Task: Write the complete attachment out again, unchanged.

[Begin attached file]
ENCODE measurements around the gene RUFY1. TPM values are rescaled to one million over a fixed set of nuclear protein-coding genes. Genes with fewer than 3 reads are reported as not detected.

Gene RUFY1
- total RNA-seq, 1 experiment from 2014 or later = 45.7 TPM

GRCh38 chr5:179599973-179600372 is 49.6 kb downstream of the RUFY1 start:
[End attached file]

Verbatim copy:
ENCODE measurements around the gene RUFY1. TPM values are rescaled to one million over a fixed set of nuclear protein-coding genes. Genes with fewer than 3 reads are reported as not detected.

Gene RUFY1
- total RNA-seq, 1 experiment from 2014 or later = 45.7 TPM

GRCh38 chr5:179599973-179600372 is 49.6 kb downstream of the RUFY1 start: